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The Least of These--Foreword and Part One

Started by Evie, March 28, 2011, 09:55:35 AM

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Author's Foreword: 

This story began with a Transfer Portal.  More specifically, it began with my need for a Transfer Portal in Stavenham.

In my story
Possessed, I needed a Transfer Portal somewhere in the Kheldish Riding, conveniently enough located to my villain's barony of Caerdraig that it could be used for the occasional journey to or from that area, yet not so conveniently located that my villain would be likely to discover it.  Stavenham seemed the most logical place for such a Portal to exist, and in the beginning I simply placed this Portal in Stavenham Cathedral and called it a day.

But, as it turned out, Stavenham Cathedral wasn't on the
Deryni Magic list of cathedrals known or even suspected to have had a Transfer Portal back in Camber's day.  So, I wondered, should I assume they had one anyway, or just change the Portal to one on private property—perhaps someone's personal home Transfer Portal that had been built centuries ago, during the beginnings of the Deryni Persecutions?  But if I did that, how would my Kelson-era Arilans ever find out about its existence?

This story had another origin as well.  Back during my childhood, when I was around seven, I remember reading a short biography of Harriet Tubman and being inspired by her heroic actions as a conductor in the Underground Railroad, helping many runaway slaves across the northern US border to safety in Canada in the pre-Civil War days.  Not only was she courageous, she drove an underground train!!! (At seven, I was still a bit unclear on the concept.)  A few years later, I was introduced to the film and the book The Hiding Place, about the Ten Boom family who saved the lives of several Jewish refugees during the dark days of WW II in the Nazi-occupied Netherlands.  What if there had been similar men and women of courage in the days of the Regents and the Custodes Fidei—people who risked their lives in order to save as many Deryni as they could?  What if these people were not even Deryni themselves, but were motivated by their love for all mankind, despite their differences?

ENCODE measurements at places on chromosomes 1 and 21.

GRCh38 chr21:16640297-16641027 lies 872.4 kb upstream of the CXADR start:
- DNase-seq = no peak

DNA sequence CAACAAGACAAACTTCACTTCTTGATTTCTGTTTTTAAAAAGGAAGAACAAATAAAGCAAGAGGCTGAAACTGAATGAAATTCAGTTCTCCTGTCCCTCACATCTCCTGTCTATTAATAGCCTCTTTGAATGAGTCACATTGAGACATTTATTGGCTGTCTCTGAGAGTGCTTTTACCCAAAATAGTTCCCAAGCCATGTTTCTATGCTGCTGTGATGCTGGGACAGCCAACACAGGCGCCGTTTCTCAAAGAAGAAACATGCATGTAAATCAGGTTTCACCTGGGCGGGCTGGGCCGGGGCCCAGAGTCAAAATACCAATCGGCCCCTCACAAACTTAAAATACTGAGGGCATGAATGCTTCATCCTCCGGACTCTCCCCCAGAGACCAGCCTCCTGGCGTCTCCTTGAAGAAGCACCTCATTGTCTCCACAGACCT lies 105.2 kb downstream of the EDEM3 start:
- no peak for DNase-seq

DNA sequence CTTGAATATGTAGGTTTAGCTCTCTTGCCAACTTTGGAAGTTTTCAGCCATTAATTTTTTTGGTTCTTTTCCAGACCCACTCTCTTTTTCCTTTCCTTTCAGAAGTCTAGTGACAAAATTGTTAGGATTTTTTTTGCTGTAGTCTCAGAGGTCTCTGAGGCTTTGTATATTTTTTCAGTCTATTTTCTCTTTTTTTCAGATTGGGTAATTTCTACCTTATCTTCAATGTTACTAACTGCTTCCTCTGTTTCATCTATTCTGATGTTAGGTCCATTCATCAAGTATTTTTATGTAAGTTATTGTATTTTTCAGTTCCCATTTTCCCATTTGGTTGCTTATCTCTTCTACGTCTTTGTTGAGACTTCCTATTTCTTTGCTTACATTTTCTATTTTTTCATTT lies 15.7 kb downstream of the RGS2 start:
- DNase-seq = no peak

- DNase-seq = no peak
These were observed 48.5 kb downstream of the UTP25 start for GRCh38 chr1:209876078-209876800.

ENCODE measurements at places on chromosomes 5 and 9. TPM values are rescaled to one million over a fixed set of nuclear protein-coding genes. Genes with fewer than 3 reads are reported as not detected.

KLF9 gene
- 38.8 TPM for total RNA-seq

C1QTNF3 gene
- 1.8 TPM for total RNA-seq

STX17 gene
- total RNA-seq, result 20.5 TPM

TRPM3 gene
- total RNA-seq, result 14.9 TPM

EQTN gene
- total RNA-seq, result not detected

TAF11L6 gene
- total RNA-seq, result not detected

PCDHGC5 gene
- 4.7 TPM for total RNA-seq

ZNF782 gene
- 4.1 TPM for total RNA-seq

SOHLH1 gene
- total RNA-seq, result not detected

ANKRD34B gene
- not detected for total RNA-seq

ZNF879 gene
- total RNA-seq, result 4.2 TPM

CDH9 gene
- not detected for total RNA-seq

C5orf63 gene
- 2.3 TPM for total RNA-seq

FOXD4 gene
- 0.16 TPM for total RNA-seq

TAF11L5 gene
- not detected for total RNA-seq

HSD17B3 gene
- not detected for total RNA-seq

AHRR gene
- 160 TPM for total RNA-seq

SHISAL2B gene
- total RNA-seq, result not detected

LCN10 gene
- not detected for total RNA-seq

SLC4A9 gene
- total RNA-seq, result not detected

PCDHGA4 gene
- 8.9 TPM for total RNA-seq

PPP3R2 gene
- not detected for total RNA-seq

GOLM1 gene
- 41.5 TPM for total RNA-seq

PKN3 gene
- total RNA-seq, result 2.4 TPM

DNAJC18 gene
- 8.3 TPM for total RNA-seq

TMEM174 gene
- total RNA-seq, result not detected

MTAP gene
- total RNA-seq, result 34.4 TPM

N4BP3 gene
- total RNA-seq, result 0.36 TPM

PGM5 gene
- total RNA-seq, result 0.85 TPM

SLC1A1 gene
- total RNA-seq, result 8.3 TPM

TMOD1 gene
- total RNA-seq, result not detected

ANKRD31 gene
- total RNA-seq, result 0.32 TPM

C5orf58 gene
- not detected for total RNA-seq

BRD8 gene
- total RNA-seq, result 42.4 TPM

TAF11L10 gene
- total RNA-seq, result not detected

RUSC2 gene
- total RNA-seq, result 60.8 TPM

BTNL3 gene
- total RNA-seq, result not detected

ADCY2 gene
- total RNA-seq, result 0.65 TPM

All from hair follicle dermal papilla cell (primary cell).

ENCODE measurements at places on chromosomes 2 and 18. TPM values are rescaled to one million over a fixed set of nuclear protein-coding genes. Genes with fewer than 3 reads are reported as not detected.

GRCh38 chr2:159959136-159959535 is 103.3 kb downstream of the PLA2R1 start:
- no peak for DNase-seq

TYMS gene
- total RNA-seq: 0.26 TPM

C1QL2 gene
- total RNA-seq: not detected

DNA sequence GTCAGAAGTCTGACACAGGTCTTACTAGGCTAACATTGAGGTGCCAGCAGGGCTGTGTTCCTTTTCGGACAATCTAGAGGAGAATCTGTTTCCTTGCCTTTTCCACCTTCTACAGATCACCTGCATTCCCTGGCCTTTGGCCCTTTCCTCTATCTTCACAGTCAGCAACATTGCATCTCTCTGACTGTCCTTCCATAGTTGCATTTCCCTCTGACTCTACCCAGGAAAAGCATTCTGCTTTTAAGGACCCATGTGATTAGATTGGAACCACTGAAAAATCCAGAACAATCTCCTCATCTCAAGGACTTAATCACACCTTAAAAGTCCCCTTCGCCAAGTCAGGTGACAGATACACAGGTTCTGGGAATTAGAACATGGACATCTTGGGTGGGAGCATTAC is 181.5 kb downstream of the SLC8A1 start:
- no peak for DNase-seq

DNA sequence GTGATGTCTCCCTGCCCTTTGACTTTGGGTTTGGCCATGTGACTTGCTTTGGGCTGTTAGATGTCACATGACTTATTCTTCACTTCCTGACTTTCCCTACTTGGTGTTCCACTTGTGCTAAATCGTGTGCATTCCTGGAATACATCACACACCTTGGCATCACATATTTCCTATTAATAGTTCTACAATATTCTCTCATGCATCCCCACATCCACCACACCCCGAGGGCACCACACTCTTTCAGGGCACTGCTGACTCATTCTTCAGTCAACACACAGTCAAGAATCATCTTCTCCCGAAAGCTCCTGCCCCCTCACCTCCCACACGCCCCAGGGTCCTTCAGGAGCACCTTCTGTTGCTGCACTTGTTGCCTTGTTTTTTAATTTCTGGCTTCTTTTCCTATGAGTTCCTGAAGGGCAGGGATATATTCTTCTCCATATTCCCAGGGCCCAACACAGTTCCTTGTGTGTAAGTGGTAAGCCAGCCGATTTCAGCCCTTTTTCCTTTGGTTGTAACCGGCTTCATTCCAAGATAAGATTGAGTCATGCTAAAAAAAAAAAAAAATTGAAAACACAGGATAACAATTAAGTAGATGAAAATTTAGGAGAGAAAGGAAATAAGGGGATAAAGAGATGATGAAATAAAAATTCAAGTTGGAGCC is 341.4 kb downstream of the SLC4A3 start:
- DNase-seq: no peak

So this is a story about how and why a private Transfer Portal just happened to be located in a garden shrine to Saint Catulina in Stavenham, and how this Portal could have gained enough significance for its location to be remembered and passed down through two centuries of Deryni persecution, so it could still be usable (despite the occasional hiccup) in 1133.  This story is dedicated to those men and women of courage and compassion who have dedicated their lives to serving others in need throughout the ages.